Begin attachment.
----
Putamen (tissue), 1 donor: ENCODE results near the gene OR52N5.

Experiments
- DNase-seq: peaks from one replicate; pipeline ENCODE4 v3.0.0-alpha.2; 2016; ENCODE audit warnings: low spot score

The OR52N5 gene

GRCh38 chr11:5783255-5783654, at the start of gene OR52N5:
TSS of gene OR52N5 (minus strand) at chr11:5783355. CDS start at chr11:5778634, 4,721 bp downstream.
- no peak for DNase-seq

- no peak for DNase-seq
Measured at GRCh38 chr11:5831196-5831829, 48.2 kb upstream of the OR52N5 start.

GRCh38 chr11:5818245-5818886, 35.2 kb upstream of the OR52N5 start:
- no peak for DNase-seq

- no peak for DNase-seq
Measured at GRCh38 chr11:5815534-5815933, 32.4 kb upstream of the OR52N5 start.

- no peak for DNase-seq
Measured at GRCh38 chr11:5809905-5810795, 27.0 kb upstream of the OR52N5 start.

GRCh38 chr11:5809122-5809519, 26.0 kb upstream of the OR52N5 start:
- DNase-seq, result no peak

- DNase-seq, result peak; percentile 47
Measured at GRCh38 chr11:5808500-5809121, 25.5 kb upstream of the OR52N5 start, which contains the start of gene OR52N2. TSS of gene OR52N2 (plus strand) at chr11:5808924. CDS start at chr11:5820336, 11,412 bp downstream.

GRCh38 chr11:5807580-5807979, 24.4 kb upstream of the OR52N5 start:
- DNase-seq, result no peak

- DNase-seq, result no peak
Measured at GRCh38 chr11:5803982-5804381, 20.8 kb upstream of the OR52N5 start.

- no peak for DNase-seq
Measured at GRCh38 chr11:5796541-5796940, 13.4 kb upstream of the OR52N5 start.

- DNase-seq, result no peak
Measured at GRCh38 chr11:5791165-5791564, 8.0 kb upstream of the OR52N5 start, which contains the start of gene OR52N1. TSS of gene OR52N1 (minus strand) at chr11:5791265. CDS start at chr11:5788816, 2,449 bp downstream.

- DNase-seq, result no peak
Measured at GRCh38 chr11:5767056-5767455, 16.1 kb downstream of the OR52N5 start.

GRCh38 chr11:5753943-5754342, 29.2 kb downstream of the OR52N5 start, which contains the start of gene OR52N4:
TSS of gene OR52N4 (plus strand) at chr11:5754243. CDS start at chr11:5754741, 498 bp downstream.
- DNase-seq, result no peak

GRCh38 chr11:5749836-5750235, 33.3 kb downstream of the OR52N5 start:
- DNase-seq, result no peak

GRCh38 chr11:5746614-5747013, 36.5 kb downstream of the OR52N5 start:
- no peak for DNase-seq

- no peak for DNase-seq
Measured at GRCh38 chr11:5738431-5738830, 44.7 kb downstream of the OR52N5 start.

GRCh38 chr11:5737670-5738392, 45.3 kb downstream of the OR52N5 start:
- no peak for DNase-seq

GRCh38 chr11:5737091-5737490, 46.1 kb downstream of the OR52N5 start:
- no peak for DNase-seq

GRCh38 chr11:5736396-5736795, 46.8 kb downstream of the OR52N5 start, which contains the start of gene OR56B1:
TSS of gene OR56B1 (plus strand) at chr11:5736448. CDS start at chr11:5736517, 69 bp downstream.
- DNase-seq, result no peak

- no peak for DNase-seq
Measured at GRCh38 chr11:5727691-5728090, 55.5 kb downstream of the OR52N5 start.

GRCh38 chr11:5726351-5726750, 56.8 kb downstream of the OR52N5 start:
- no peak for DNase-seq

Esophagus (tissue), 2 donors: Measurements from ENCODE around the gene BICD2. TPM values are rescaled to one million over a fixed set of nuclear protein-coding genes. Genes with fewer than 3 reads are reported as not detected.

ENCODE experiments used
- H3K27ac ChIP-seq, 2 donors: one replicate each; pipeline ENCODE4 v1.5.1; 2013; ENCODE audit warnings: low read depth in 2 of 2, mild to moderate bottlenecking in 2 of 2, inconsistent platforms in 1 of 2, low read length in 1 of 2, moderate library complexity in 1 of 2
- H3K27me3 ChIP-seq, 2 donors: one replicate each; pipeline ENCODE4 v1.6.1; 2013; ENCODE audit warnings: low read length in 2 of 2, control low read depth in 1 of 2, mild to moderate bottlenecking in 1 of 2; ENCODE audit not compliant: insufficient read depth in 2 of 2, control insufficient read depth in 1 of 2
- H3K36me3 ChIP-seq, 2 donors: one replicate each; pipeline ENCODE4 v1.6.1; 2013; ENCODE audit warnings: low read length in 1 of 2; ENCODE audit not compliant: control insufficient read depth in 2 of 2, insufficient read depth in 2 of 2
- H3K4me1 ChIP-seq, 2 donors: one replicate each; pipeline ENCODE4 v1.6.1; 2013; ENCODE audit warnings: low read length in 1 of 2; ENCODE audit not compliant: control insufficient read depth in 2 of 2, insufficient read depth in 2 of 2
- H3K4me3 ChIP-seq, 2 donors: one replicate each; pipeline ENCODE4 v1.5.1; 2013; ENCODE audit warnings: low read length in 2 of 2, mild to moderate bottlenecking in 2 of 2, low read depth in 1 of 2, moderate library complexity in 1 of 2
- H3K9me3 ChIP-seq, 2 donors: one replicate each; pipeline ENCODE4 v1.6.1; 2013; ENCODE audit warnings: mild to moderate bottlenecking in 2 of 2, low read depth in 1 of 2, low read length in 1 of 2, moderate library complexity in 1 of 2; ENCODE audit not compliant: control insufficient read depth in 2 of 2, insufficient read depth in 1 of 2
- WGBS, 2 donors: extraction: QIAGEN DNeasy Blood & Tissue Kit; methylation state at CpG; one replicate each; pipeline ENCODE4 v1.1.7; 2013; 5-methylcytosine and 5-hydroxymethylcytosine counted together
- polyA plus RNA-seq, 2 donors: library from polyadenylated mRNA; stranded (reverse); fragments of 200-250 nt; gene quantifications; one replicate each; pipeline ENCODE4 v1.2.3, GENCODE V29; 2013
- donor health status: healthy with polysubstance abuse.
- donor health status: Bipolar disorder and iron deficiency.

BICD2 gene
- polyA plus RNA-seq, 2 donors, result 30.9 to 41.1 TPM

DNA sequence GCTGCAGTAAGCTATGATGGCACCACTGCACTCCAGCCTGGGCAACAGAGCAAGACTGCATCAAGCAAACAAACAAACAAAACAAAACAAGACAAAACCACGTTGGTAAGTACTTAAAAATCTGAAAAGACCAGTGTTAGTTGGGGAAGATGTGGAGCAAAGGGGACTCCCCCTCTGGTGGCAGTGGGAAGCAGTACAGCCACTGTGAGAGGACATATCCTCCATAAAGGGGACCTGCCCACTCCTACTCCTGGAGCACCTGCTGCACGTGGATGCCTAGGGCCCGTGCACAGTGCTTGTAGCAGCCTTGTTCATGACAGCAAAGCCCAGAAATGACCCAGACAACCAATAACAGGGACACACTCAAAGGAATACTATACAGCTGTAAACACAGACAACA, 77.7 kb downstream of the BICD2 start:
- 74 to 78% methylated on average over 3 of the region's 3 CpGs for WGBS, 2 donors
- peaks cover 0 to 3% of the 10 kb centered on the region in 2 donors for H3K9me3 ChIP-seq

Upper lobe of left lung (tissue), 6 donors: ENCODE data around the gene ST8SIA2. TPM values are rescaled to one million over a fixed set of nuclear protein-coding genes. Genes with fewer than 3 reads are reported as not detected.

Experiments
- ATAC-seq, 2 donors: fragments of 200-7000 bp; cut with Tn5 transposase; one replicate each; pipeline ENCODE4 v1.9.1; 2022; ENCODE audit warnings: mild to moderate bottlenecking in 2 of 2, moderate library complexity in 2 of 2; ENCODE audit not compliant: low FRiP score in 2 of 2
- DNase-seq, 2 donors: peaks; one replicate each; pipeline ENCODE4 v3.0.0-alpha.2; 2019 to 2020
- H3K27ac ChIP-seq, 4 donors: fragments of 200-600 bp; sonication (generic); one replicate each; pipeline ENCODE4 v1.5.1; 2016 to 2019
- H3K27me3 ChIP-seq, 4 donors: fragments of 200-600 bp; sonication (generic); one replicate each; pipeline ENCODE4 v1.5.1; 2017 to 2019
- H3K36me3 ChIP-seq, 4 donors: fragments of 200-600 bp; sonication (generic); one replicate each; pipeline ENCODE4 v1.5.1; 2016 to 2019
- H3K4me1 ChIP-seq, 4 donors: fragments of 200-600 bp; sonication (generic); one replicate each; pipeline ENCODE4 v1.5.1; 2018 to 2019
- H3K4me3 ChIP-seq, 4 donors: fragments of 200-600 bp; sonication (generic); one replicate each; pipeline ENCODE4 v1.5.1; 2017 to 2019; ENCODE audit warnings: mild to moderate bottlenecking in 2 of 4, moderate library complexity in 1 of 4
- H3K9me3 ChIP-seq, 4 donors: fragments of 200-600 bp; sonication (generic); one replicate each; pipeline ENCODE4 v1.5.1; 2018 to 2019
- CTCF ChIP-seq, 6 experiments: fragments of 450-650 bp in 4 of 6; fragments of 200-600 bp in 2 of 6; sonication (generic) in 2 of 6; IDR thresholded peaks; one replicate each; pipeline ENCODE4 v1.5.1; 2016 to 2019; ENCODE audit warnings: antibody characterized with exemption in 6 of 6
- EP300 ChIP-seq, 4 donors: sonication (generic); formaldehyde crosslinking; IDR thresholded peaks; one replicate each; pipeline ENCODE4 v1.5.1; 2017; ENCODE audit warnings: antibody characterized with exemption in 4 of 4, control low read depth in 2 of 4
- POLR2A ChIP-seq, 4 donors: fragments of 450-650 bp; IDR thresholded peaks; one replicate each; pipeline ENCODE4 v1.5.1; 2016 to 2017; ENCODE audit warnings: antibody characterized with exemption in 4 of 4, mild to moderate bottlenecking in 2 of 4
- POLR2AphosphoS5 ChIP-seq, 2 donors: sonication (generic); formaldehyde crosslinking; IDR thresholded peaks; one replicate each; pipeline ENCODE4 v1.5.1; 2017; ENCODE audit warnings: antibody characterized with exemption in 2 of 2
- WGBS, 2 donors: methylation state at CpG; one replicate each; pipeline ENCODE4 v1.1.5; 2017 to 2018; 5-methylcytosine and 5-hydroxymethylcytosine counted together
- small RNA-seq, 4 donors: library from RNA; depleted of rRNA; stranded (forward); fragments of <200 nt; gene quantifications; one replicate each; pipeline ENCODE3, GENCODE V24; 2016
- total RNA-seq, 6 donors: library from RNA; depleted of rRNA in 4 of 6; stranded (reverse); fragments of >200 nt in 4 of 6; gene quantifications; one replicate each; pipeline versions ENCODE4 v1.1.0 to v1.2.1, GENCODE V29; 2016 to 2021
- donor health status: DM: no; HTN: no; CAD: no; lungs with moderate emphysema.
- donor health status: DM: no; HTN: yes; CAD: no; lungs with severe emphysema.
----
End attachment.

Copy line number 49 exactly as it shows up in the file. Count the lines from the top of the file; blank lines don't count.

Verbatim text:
- no peak for DNase-seq